Glitter and Gold: Glorification of Marriage in Crazy Rich Asians

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By Jasmine Linder

Crazy Rich Asians portrays a familiar story of a woman seeking acceptance into a family. After introduced to the Young family through her prospective spouse, Rachel Chu finds herself negotiating the lives of the Youngs and her background. Although she faces scrutiny and judgement by the Young family, Rachel eventually wins acceptance through Nick Young’s proposal. Although this ending is positive for the audience of the film it can be viewed as problematic. By casting Nick and Rachel’s marriage as the “happily ever after” ending of the film, Crazy Rich Asians glorifies marriage as the ideal, devaluing Rachel’s independence and dignity.

Despite the couple’s clear happiness and affection, the Young family rejects the idea of their marriage. The reasoning behind their disapproval, as Aunt Eleanor explains, is that they are “not of the same people”. Through this, Eleanor is referring to the economic gap between the Chu and Young family, as well as the fact that Rachel spent the majority of her life living in America. Rachel is seen as different due to her individuality at home, not fitting into what Judith Lorber would describe as “gendered structures” (Lorber, 219) which fit into social order of China. Due to the Young’s emphasis on Chinese tradition, Rachel would fail her job as a married woman. Additionally, Kumiko Nemoto explains the social aspect of marriage stating, “Images and discourses of interracial relationships make some couples more socially acceptable than others” (Kemoto, 230). Although this quote is referring to the social implications of interracial couples, it can be applied because Rachel is seen as an “other” due to her American upbringing and cultural identity. Her background makes her less ideal in the eyes of Nick’s traditional family. Furthermore, Rachel is villainized by Nick’s family friends. Nick’s mom goes as far as to tell Rachel that she will “never be good enough” for Nick. This scene exemplifies the ways that the Youngs scrutinized Rachel for who she was. Keeping this in mind, it is interesting how happily Rachel accepts the Young family as her own.

Despite this humiliation and judgement, Rachel quickly accepts her invitation to join the Young family. This acceptance completely dismisses the main conflict of the film—the Young family doesn’t embrace Rachel for who she is or where she comes from. It also diminishes the empowerment that Rachel felt after leaving the Youngs in the first place. The film leaves many questions unanswered, such as where the couple will live (will they remain in New York, allowing Rachel to continue her career, or follow Nick’s family to Singapore?) By failing to answer key questions of the plot, the film re-affirms the idea that marriage is of upmost importance. In “One Is Not Born a Bride”, Chys Ingraham describes the nature of marriage stating, “identity in relation to marriage is universal and in no need of explanation” (Ingraham, 43). Ingraham suggests that marriage is seen as vital in the formation of identity and asks no explanation.  Rather than looking back on the questions that complicated their marriage in the first place, Rachel and Nick engage without question.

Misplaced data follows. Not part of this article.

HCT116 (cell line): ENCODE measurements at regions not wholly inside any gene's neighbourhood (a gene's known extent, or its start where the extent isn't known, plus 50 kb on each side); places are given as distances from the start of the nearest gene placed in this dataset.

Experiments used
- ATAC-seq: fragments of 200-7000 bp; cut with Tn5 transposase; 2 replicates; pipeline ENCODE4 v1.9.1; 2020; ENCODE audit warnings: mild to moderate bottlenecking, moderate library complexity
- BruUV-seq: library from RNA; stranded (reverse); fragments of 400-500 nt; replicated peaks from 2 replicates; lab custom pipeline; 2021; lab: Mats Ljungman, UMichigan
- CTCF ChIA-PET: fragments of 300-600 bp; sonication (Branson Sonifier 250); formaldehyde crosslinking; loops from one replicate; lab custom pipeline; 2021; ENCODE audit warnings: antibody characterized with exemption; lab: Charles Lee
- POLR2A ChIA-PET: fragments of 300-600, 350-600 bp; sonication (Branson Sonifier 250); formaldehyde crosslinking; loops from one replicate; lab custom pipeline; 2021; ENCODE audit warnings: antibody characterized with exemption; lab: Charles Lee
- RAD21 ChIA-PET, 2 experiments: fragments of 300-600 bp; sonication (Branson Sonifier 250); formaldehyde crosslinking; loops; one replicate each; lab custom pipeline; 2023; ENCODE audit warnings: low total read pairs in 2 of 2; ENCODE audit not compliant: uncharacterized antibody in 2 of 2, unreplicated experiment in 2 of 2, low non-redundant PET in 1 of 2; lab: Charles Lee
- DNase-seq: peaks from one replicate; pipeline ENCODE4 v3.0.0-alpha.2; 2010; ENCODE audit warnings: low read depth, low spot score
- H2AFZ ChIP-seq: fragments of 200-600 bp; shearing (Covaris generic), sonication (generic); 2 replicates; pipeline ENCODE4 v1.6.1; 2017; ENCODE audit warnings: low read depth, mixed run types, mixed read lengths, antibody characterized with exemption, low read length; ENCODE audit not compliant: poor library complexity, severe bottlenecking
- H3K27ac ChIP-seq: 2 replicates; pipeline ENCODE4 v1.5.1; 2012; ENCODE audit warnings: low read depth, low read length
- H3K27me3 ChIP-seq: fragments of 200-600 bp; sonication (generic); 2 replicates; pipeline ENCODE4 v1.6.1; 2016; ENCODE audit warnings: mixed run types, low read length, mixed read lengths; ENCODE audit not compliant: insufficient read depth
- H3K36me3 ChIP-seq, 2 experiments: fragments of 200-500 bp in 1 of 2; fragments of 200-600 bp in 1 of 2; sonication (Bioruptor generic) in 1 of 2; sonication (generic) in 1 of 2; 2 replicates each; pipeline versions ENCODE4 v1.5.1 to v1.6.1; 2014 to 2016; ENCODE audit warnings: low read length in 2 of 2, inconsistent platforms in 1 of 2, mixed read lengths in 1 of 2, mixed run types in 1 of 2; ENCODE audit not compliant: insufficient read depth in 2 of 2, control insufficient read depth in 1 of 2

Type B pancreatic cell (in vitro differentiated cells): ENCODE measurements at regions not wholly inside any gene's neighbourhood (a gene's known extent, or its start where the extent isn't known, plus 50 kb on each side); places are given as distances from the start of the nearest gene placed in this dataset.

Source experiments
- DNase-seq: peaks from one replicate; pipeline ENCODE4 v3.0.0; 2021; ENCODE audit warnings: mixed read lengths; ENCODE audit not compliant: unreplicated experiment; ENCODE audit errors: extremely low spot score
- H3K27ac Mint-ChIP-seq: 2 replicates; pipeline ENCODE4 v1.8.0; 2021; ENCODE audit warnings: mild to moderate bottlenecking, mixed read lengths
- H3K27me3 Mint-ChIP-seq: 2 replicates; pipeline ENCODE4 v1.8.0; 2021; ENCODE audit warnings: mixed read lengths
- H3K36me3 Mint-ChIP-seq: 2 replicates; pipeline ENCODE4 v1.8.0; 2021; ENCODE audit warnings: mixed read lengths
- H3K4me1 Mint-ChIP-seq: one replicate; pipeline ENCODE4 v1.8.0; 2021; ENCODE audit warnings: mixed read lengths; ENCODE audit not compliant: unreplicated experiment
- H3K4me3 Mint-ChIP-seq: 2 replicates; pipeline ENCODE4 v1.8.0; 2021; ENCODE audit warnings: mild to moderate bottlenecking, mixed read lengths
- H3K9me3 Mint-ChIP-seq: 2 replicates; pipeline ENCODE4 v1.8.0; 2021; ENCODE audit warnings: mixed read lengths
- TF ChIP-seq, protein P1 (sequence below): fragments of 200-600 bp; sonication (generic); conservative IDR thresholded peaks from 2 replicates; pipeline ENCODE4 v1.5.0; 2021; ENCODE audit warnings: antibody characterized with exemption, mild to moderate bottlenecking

On the surface, Crazy Rich Asians looks to be a positive movie about a couple’s victorious romance. However, when looked at through a critical lens, it becomes apparent that the film re-enforces the idea that marriage is the ideal. Through this idealization, Crazy Rich Asians conveys the message that marriage is the solution, leading to a happy life. This is not always the case. In the “Lesbian Feminism” section of Gender Inequality, Lorber describes the empowerment that women feel in rejecting societal norms regarding relationships.  Keeping this in mind, it is important to question what the storyline would have been life if Rachel chose what empowered her, leaving the family which disrespected her identity, rather than settling for what is expected—marriage.

 


Note: This essay was written by a student in Dr. Heidi R. Lewis’ First-Year Experience (FYE) course FG110 Introduction to Feminist and Gender Studies. FG110 teaches students how to examine, power, inequality, and privilege along the lines of gender, sexuality, race, socioeconomic status, age, physicality, and other social, cultural, and political markers using multi-, inter-, and transdisciplinary approaches. The students visited a local theatre to screen Crazy Rich Asians, and this essay was written in response.

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